The First Trip
As I write this post, I am sitting in a hotel room in the same city as PK. That’s a sentence I couldn’t have imagined writing two weeks ago. Life has happened fast and, although there has been some panic and nerves through the last fourteen days, it has been wonderful. Exactly two weeks ago, we received a phone call and an email asking us to consider a little girl and today we met her. She’s real and I’ve fallen in love for the second time in my life.
Before I continue, let me say thank you for all the prayers and well wishes sent our way as we travelled to get here. We could definitely feel them and, surprisingly for an Arthur trip, the traveling was pretty smooth. It was also long. Very long. The flight across the Atlantic gave me a glimpse of my future. We sat behind a row with four children in it, ranging in ages from around a year to four and at some point during the seven-and-a-half hour flight they each took their turns having a melt down. It is nice to know, however, that Lufthansa has little kid cots that they can mount to the wall for a little one to stretch out in. When we got to Poland, we were met at the airport by a very nice driver who got us to Czestochowa. When we reached the hotel, we had been up for about 28 hours straight. Although I woke up for an hour during the night, I managed to get a much needed 11 hours of sleep.
This morning we met our facilitator/translator who is amazing. She’s fun, spunky and really loves her Irish Setter. Lesson 1 for in-country visits: We can bond with pretty much anyone through what seems to be a nationwide love for dogs. It is deep and it is real. She took us to the Adoption Center to meet the Commission. For all my nerves, it was two ladies who were very sweet, gave us more in-depth information on PK and her history, gave us some tips for how to speak to the judge on our second trip, and then asked us about Rex. A short time later, a group of us traveled to the orphanage. There we were taken to a small room, where we sat around a table and met one of the sisters who works there. This particular sister is fluent in English and worked in the UK and a few places in Africa during her life. She is PK’s primary caregiver and that makes PK a very lucky girl. After introducing ourselves and a little more chatting, the sister stepped out and a few minutes later came in carrying PK.
She’s small, like a doll and I just stood there like a fool, slack-jawed and staring for longer than I would like to admit. Not just because of her size but because she was there. This little girl who wasn’t even born when we started this whole adoption process. This little girl we had travelled so far to see wasn’t a dream after all. Many people imagine that first meeting and have images of the child running into her parents’ arms and there’s an instant connection. Music may even play in the background. Honestly, that’s not how it happened to us and it isn’t something you want to happen. A young child who just happily accepts strangers is the sign of a child who may have attachment and social issues. When they let us take her to a corner of the room with some toys, just across the room from Sister, PK started crying and it was a beautiful sound. That cry tells us that she has been loved on and cared for during her time there. She trusts them. That cry is a foundation that Becky and I can build our relationship with her out of.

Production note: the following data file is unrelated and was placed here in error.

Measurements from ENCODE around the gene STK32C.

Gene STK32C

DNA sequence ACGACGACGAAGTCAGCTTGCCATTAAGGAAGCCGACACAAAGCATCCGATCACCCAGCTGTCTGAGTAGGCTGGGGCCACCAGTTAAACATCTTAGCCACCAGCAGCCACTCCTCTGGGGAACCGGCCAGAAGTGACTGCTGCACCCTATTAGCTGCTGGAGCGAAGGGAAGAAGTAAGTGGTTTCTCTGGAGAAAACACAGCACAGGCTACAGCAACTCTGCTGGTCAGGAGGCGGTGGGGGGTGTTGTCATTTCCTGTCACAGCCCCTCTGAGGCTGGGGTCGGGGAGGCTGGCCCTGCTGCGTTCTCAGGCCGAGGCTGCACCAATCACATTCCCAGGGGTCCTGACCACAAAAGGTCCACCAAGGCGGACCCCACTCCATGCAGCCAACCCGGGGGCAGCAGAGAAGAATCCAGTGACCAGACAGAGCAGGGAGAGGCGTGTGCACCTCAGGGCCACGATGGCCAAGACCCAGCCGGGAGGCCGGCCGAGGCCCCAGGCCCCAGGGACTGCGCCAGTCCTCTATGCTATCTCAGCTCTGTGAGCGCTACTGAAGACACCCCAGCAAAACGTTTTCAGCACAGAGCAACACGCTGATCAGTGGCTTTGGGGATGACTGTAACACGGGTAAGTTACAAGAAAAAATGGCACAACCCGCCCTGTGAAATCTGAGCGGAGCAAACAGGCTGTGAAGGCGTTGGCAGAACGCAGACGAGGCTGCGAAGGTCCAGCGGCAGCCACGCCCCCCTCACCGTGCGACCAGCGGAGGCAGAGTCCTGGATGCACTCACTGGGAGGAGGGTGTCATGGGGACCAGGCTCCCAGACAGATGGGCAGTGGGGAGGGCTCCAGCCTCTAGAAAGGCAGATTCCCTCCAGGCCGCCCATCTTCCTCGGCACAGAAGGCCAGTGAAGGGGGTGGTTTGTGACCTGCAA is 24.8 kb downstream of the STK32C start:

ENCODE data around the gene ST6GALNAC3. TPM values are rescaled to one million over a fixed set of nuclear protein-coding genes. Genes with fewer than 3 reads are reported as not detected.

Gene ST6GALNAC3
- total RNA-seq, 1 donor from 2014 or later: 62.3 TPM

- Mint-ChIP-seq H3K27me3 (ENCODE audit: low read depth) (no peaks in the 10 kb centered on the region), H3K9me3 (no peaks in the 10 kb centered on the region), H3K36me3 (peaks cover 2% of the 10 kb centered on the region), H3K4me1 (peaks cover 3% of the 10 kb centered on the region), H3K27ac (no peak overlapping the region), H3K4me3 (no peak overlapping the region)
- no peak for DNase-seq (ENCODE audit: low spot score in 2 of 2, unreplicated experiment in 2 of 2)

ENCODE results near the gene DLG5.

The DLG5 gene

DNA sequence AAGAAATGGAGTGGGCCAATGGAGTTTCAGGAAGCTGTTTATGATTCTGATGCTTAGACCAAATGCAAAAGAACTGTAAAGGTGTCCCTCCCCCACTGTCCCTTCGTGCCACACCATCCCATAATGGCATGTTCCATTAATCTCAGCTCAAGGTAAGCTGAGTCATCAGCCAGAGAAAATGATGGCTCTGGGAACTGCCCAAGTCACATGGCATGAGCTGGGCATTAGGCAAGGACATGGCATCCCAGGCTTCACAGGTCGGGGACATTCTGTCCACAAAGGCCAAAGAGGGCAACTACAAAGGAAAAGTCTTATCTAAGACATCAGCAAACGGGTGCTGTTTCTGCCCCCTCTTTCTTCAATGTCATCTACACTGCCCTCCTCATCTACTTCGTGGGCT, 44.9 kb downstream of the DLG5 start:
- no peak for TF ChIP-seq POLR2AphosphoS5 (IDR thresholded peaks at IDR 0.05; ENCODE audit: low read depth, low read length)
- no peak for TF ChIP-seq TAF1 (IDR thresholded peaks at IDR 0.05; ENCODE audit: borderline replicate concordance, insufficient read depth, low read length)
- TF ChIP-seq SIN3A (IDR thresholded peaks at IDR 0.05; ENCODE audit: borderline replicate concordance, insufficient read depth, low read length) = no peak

That first trip lasted an hour and in that time we’ve learned that, while small, she may very well eat us out of house and home once she’s officially ours. She loves videos of Rex, which means that she’s just like any other kid in our family. She also let Becky hold her for a while and fell asleep in her arms. Sister let her sleep there for a while and then took her for her nap and lunch. We thought that we would leave and see her tomorrow but before she left Sister told us we could come back in the afternoon. We headed back to the hotel and Becky and I journeyed to a nearby mall to explore and have lunch.
We headed back to the orphanage and played some more with PK. She warmed up a lot faster and pretty soon, she was running to Becky to be held (or, quite often, to use Becky as a means to get closer to toys). It is amazing to watch the two of them together. Becky’s a natural and the two of them just go together. And PK and me? Dad-to-be is looked on with more confusion that anything. There’s not been a lot of men in her life and beards aren’t nearly as popular here in Poland as they are in the USA. I’m a bit of an oddity. She’s the most fond of me when I can be used as a means to get her hands on a phone – a dynamic that I’m sure will play out many times during our life together. She’ll warm up to me, I know, but I’ve been very amused by the look she gives me. It’s along the lines of, “What are you doing, man? Act like you have good sense.” Between that and the way she screamed when we all left her in her room at the end of that visit, we have seen the attitude and fight that has gotten her this far in life and I am sure will cary her far.
I have written a lot and am crashing (apologies for any bad grammar or typos), so I think I’ll end it here for now. We get to visit her a few times tomorrow and, I believe, once on Saturday before we head home. If there are more adventures, I’ll do my best to jot them down!